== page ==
Bitches Down Under

Martin Blackburn
Above the Stag Theatre

Lucas Livesey as Max and Ethan Chapples as Garth Credit: PBGstudios
Hannah Vesty as Pam and Tom Mann as Scott Credit: PBGstudios
Liam Nooney as Drew and Tom Mann as Scott Credit: PBGstudios
Lucas Livesey as Max and Liam Nooney as Drew Credit: PBGstudios

The third in a sequence of light comedies by Martin Blackburn built around the same group of gay guys and female friend. Alright Bitches! took them to a resort on Gran Canaria, Bitches Ahoy! saw them holidaying on a cruise ship and now they meet up again on the sands of Sydney in a Bondi Beach bar (and with most of the actors returning to reprise roles).

Garth (Ethan Chapples) and Drew (Liam Nooney, new to the team), who met in Gran Canaria, have stopped off for Mardi Gras on their way to get married in New Zealand. It is a marriage that roving-eyed Garth isn’t too sure about, while Garth would rather be in a mindfulness retreat in Suffolk than with gay crowds on Sydney’s streets.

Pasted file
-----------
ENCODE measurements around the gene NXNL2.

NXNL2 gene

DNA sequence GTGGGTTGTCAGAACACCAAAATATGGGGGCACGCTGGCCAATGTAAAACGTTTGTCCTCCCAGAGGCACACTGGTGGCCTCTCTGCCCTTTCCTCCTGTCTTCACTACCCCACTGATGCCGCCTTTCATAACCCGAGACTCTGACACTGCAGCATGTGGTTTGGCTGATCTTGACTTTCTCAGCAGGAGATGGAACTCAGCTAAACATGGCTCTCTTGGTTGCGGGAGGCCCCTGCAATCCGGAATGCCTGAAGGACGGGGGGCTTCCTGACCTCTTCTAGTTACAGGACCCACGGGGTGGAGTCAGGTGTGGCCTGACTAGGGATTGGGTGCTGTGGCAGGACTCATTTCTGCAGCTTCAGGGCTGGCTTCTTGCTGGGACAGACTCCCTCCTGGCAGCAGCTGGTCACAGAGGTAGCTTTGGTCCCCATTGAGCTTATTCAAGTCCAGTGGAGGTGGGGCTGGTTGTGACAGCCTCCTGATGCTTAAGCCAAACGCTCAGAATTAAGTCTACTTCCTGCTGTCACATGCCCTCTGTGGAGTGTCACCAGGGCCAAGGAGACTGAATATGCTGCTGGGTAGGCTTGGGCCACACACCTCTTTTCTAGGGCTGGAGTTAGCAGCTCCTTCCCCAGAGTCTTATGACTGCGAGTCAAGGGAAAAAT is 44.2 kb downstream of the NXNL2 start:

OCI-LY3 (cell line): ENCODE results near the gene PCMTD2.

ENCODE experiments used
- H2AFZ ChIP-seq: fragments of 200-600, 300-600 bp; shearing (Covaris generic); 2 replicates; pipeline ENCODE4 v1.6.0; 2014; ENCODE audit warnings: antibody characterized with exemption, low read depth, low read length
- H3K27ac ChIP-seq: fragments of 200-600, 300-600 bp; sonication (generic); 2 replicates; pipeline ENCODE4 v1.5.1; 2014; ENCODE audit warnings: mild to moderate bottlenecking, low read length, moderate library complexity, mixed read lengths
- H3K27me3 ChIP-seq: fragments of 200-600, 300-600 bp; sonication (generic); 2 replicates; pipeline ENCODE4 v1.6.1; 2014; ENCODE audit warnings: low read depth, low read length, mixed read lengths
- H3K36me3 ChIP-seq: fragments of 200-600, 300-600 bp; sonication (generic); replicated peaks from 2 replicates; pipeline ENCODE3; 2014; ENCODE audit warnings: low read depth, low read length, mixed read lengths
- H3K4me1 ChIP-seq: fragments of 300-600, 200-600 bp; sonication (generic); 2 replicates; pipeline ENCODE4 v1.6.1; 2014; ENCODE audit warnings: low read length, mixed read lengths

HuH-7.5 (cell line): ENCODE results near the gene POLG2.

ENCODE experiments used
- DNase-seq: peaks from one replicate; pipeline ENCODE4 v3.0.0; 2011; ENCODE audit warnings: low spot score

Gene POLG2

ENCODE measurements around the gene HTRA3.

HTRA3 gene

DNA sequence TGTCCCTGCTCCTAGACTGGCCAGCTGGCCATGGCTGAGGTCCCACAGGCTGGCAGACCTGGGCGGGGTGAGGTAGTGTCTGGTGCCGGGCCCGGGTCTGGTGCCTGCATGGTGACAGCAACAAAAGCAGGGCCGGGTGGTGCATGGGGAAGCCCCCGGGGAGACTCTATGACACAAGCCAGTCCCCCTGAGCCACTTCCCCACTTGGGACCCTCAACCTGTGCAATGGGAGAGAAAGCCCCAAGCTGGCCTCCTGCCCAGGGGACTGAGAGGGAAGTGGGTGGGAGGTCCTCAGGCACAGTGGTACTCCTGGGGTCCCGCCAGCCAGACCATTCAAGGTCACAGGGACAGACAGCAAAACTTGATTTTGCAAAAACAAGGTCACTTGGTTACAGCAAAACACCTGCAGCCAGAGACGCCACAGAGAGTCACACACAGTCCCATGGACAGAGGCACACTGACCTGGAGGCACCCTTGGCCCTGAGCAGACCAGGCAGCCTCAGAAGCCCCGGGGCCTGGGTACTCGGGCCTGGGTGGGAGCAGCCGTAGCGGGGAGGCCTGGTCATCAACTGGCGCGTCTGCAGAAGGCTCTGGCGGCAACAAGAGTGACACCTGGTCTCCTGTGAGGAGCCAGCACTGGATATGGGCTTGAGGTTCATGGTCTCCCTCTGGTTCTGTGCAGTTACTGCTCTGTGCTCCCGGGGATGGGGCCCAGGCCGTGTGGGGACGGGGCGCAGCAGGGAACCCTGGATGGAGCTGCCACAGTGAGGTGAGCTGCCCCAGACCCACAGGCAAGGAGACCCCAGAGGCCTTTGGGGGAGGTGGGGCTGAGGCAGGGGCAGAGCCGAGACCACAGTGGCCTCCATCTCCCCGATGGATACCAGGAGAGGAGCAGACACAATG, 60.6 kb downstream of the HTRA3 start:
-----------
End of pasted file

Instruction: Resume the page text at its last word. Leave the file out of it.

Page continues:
Garth’s former flatmate, caustic-tongued Max is already in Oz, with a temporary bar job right here: Lucas Livesey manages to make him both languid and lively at the same time. Young Ollie (Grant Cartwright) another survivor from the Canaries encounter is also with them—and of course Hannah Vesty’s Pam, a lady still trying to hook the right man and ready to try any on offer until she finds him.

There is a hint of a serious undertow about commitment and the difficulty of making choices but this is a play full of situations, clever one-liners and camp humour designed to keep its audience laughing.

It is not one of those gay plays that character Drew moans about that offer bare chests in lieu of any plot or narrative. It is genuinely funny (with a bit of bare chest), its characterisations like real life with just a little camp exaggeration—and director Andrew Beckett doesn’t let it swamp things, though performances are as bright as the colourful set. It very gently sends up folk you might find among your own friends, the actors adding personality, these aren’t just stereotypes.

As one scene moves on to another, there is a ripple of coloured light like the rainbow banner and the whole production is like waving a gay flag. Comment and language are sometimes explicit but it’s far more genteel than what Berkoff’s East and Shaffer’s Amadeus are offering this week.

Bitches Down Under! repeats the recipe of its predecessors, but it is a winning one. It is fun theatre without pretensions that gives this theatre’s core audience a good night in a friendly venue where everyone is welcome.

Reviewer: Howard Loxton